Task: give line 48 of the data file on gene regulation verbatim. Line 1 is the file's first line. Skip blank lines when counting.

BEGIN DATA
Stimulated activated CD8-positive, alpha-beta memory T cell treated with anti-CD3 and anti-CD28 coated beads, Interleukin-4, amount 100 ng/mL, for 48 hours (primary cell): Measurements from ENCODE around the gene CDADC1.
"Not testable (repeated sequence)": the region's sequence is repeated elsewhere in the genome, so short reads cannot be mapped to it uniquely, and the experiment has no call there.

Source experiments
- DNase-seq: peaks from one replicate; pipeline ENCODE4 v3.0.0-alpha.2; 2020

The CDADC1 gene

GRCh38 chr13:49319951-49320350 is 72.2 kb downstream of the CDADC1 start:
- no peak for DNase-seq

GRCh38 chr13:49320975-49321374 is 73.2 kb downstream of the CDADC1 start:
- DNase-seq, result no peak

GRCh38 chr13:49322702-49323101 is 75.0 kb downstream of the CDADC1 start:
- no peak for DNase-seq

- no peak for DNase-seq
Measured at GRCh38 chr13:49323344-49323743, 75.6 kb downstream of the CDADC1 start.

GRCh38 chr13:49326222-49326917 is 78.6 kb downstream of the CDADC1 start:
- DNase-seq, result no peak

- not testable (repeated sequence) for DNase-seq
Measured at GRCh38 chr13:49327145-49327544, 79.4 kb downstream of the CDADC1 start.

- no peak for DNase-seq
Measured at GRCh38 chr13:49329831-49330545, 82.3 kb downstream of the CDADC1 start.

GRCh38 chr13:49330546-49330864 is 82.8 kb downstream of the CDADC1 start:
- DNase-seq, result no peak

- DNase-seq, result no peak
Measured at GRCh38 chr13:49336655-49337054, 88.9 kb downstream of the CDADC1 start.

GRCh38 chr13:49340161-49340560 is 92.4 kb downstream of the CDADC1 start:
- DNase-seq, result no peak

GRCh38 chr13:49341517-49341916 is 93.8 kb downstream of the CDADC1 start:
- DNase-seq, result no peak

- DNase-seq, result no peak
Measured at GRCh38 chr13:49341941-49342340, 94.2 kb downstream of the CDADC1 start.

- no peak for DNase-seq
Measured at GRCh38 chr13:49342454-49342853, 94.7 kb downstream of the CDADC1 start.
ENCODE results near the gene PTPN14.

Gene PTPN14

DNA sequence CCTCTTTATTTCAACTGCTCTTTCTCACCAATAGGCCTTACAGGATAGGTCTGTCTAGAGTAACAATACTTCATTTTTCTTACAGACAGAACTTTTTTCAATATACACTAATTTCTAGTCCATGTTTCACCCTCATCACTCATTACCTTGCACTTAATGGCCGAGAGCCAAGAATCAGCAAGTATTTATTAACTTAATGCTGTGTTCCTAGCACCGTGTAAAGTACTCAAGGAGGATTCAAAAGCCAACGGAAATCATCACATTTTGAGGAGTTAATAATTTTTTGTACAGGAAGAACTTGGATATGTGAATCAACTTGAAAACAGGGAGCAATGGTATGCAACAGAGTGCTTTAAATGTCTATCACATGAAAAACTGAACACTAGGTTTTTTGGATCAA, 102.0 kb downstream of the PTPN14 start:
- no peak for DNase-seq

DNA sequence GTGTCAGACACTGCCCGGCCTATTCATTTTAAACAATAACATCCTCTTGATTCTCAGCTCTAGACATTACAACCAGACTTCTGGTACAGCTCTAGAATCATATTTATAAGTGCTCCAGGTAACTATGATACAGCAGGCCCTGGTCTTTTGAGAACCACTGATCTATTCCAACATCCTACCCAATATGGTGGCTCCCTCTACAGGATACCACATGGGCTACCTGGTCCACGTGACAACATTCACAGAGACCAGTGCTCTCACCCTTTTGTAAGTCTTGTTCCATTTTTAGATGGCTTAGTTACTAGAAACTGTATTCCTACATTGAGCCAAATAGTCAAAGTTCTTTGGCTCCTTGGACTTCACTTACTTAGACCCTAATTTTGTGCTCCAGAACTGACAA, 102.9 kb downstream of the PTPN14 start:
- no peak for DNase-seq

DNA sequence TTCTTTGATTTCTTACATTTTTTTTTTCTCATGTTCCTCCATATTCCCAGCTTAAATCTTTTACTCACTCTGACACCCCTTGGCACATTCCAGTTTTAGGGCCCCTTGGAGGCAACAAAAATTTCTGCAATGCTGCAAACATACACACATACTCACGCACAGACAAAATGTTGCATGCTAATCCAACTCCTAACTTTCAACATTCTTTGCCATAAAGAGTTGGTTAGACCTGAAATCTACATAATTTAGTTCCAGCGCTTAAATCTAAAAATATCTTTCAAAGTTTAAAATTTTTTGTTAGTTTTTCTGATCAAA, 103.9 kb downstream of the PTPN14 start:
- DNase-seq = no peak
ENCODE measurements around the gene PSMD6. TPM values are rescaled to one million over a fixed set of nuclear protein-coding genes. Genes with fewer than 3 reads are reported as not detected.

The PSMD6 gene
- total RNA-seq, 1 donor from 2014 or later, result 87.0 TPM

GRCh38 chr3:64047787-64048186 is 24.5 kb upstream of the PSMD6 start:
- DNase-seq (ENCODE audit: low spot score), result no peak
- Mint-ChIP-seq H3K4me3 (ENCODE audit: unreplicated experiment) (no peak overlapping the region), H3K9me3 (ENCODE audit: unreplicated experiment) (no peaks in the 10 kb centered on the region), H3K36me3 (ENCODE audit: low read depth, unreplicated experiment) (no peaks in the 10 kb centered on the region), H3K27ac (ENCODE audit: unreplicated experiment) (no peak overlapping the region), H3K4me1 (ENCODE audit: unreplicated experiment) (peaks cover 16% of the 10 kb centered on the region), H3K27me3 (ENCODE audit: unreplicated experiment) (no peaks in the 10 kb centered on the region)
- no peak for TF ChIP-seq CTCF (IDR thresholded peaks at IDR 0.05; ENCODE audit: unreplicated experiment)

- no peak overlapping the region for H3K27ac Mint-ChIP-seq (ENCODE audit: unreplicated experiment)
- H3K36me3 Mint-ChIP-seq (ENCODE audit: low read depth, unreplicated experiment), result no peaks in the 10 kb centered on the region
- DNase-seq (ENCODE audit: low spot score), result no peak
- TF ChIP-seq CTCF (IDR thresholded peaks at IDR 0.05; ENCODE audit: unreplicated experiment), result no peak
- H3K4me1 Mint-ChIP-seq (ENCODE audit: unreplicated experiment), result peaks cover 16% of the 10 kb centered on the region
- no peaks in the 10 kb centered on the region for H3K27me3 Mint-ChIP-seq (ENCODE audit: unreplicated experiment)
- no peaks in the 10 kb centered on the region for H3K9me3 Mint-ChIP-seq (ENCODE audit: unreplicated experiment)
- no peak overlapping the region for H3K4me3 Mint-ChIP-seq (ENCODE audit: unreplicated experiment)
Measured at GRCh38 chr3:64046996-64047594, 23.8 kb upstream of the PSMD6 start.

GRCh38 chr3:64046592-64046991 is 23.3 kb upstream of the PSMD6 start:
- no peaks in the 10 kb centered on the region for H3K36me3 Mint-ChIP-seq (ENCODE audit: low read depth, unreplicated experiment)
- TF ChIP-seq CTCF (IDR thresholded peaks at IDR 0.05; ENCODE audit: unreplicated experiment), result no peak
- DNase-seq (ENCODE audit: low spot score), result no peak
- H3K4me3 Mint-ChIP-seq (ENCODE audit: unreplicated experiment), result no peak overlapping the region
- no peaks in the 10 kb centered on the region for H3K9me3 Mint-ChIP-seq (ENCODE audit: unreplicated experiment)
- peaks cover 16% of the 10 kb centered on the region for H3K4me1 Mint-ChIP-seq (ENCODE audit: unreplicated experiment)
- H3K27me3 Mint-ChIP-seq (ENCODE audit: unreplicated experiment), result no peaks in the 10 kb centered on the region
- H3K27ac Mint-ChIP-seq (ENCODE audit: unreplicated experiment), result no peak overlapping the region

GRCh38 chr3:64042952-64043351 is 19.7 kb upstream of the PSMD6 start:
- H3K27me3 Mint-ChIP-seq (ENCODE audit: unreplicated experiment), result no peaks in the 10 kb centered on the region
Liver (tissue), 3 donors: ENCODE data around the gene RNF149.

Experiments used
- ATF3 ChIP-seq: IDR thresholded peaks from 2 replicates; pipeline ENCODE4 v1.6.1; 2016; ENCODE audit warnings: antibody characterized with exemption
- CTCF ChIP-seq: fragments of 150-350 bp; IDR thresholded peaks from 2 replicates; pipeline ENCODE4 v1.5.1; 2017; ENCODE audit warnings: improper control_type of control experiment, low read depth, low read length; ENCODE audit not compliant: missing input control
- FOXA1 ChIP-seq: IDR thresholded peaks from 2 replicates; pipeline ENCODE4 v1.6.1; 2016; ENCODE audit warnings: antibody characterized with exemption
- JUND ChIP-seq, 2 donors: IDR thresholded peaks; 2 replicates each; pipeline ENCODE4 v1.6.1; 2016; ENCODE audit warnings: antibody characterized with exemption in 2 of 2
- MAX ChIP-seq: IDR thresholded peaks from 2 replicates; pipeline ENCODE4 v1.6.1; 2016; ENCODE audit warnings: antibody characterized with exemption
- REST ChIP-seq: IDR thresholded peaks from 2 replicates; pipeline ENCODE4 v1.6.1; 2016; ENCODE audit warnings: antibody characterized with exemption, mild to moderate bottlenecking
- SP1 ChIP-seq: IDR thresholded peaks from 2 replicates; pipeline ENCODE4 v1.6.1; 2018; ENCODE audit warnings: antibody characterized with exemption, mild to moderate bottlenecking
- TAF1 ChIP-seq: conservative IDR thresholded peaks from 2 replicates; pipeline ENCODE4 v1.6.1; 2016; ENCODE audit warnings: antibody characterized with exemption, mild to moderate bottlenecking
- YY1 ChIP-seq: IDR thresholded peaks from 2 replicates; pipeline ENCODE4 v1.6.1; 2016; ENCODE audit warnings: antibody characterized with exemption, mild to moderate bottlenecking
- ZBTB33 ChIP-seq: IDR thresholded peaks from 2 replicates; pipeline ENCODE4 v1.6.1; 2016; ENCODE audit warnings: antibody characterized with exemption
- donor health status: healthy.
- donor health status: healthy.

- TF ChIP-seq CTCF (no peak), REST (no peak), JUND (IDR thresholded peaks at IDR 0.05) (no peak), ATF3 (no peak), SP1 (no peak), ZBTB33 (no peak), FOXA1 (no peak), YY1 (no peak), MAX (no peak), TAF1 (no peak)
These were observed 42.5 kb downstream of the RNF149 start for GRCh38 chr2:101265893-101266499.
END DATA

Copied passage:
- H3K36me3 Mint-ChIP-seq (ENCODE audit: low read depth, unreplicated experiment), result no peaks in the 10 kb centered on the region